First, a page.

What, then? Something that would pack up easily in Hatcher’s bag, and not spoil in this bleak, hot landscape. It was very hot, Alice realized. Beads of sweat had formed on her forehead and upper lip and trickled down her chest. The tunnel they’d left was cool and dark. Now the full scorch of the sun made the shirt and jacket and heavy trousers Alice wore cling to her skin, which resulted in her being more cross and more uncomfortable than she already was.

She took the jacket off, transferring the little knife she always carried to the belt of her trousers. She put her hands in front of her, palms down, though it felt a little foolish to do so. Alice had an odd idea that the magic would come out of her hands. She closed her eyes and focused hard on what she wanted.

“I wish for . . . six meat pies,” she decided. “And a dozen apples. And a jug of fresh milk.”

She opened her eyes and peered under her hands. Nothing. Only fine grey ash, and the hot wind lazily blowing it in little swirls and eddies.

Alice frowned. Now, why hadn’t that worked? She kept her hands in her lap this time, and repeated the words, staring at the blank space in front of her intently.

Again, nothing. She realized Hatcher had ceased his frenzy of activity and peered over her shoulder.

“I don’t think it works like that,” Hatcher said. He sounded almost normal, like the fever that seized him had passed.

“What do you know about it?” Alice snapped. She felt a little embarrassed, like she’d been caught being naughty.

Hatcher shrugged. “As much as you, I suppose. Or probably less.”

“Then why do you think it wouldn’t work?” Alice asked.

“You’re trying to make something out of nothing,” Hatcher said. “When you wished the Jabberwock into the jar as a butterfly, you were using the Jabberwock himself to start with. When you broke the connection between you and Cheshire, you were breaking something already in place. You didn’t start with nothing.”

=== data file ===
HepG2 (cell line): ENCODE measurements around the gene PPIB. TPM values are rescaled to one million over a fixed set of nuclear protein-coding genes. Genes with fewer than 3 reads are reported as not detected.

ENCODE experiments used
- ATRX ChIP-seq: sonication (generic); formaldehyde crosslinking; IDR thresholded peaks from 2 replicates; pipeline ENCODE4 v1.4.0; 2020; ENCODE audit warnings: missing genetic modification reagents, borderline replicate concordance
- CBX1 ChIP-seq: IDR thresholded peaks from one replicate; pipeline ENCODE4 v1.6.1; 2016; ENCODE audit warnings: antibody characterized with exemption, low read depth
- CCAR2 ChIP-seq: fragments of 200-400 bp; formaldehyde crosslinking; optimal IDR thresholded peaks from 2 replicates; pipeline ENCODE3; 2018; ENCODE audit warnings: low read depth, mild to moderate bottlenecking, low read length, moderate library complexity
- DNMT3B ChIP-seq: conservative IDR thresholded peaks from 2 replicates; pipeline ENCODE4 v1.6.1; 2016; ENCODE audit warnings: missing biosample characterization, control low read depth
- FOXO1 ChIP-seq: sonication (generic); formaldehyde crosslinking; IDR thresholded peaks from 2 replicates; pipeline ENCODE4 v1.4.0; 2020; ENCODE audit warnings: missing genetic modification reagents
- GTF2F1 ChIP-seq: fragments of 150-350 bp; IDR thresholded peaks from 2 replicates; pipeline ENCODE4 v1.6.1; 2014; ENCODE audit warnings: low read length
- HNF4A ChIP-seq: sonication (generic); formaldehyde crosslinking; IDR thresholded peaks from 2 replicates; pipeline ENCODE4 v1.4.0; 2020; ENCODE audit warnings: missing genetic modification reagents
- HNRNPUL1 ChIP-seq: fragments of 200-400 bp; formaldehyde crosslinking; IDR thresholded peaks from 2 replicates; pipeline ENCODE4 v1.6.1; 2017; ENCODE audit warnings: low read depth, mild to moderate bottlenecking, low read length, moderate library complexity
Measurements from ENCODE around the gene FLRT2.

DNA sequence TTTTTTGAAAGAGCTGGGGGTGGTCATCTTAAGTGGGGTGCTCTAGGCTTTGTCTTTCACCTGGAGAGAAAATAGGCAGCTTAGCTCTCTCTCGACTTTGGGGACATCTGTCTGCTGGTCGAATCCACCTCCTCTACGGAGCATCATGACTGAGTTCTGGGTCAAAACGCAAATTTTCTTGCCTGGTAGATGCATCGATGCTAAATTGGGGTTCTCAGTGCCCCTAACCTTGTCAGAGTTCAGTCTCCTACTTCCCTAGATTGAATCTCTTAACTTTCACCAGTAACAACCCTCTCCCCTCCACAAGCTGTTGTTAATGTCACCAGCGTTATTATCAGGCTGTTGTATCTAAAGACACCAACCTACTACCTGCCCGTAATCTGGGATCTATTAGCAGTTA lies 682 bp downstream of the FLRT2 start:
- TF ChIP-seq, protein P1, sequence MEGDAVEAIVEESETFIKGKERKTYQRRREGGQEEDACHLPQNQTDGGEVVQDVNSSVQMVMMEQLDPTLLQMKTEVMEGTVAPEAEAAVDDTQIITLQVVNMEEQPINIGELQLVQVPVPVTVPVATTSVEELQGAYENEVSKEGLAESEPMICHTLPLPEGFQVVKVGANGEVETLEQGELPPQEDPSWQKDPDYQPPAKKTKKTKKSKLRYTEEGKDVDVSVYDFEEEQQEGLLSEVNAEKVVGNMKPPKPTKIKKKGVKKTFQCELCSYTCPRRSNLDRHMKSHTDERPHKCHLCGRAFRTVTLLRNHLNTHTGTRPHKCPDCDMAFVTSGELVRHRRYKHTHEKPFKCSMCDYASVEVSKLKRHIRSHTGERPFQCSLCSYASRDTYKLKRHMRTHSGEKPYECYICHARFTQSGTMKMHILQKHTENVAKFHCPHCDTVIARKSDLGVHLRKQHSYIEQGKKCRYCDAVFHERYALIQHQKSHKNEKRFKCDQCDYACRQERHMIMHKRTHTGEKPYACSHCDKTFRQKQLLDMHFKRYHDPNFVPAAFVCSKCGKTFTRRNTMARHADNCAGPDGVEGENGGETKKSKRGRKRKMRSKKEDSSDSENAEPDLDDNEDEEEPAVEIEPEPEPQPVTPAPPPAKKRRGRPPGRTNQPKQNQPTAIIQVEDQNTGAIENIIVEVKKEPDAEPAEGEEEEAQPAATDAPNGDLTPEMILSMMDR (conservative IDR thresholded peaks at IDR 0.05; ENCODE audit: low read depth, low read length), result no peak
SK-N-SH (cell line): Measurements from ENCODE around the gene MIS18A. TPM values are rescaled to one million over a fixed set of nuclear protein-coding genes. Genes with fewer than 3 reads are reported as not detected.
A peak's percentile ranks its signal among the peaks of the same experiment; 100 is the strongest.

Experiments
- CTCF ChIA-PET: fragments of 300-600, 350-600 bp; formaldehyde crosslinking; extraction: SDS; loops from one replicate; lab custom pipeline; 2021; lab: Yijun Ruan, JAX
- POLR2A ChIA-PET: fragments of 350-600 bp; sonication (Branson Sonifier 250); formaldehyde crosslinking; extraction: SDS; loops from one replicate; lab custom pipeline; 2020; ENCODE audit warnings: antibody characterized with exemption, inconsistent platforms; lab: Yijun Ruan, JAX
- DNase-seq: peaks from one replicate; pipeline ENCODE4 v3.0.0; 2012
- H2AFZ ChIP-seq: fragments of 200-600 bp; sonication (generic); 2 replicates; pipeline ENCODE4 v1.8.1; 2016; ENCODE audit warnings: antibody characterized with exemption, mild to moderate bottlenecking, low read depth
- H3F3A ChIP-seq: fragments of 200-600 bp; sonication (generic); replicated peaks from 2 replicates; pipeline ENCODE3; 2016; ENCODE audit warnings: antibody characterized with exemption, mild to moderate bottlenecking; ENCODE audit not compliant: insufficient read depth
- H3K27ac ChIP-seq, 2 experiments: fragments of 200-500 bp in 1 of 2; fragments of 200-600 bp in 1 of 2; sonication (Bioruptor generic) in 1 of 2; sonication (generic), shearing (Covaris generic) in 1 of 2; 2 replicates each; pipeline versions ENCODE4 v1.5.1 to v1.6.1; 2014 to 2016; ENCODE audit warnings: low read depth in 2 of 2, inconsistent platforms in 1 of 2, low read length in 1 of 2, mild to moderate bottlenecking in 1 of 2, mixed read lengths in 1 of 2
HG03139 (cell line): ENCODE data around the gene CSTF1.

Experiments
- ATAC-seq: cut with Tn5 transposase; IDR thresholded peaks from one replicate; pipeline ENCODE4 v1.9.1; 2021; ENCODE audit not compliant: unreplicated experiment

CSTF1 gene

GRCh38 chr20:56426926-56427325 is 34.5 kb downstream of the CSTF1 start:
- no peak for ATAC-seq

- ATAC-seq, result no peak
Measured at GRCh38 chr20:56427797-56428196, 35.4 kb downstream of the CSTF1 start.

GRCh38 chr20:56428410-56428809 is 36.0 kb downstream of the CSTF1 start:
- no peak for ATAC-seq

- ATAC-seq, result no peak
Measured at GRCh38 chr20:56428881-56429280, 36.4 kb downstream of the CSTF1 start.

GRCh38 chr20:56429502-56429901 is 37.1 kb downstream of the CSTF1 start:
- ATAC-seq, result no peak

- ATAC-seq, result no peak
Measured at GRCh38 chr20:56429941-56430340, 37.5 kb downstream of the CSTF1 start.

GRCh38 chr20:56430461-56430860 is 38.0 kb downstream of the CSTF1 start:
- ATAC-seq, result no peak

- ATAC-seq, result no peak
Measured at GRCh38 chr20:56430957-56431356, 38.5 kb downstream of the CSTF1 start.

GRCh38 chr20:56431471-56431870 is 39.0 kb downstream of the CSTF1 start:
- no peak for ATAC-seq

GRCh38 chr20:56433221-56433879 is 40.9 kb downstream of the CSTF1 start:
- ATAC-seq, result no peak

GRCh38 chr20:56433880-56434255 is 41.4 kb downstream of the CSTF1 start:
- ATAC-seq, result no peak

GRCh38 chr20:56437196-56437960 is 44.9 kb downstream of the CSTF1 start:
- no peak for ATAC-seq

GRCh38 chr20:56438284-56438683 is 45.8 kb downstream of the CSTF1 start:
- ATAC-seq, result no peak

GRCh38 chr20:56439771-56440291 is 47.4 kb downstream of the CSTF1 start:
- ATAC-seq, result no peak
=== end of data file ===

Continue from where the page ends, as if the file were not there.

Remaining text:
Alice frowned. “And what about when I pushed the Jabberwocky away from you? I made something out of nothing then.”

Hatcher shook his head. “No. You used your own fear, your own love, and you pushed it toward the Jabberwock.”

“I’m hungry and thirsty,” Alice said. “Why can’t that make food, then, if love and fear can chase away a monster?”

“You’re the Magician,” Hatcher said, and he waited to see what she would do.

RED QUEEN will be released July 12, 2016!

Add RED QUEEN to your Goodreads list here

Preorder RED QUEEN from:

Mysterious Galaxy here

Barnes & Noble here

Amazon paperback here

Amazon Kindle here

Powell’s here

Books-A-Million here

Kobo here

Indiebound here

Audible audio edition here

Titan Books UK edition here

red_queen_front mech.indd

My Phoenix Comic-Con schedule!

Will you be at Phoenix Comic-Con next week? I will! I’m on four panels with many other amazing authors, plus you’ll have lots of opportunities to meet me and have your books signed! Here’s my schedule:

  • Dragons and Rare Creatures : Thursday 03:00 PM – 04:00 PM
  • Location: North 129A
  • With Alyssa Wong, Aprilynne Pike, Gini Koch, Jack Heckel and Todd Lockwood

Dragons will never go out of style! Our panelists wax poetically about the winged creatures and the mythological beasts which influence and populate fantasy fiction today.

  • Signing Lounge – Thursday 04:30 PM – 05:30 PM
  • Trope Talks: Kick Ass Heroines: Friday 12:00 PM – 01:00 PM
  • Location: North 128A
  • With Alyssa Wong, Dan Wells, Django Wexler, Lexie Dunne and Yvonne Navarro

As a protagonist, a woman of action is high in demand. This Trope Talk focus on the allure of woman of action and where she is going next.

  • Signing Lounge: Friday 01:30 PM – 02:30 PM
  • Exhibitor Hall Signing: Friday 04:30 PM – 05:30 PM
  • Mother Flipping Wizards: Saturday 10:30 AM – 11:30 AM
  • Location: North 129A
  • With Bradley Beaulieu, Leanna Renee Hieber, Sam Syke and Victoria Schwab

Everyone loves a good magic system, but what impact does it have on characters? Our panelists will talk about their favorite stories and their favorite wizards from Gandalf to Harry Potter and discuss how magic impacts people on a personal level.

  • Signing Lounge: Saturday 12:00 PM – 01:00 PM
  • Exhibitor Hall Signing: Saturday 03:00 PM – 04:00 PM
  • Guilty Pleasure Tropes : Sunday 10:30 AM – 11:30 AM
  • Location: North 128A
  • With Gini Koch, Patrick Rothfuss, and Tom Leveen

Weird magic, awkward relationships, witty banter; everyone’s got a favorite trope, even if it’s sometimes a dirty word. Our authors talk about the tropes we’re most embarrassed about but just can’t quit.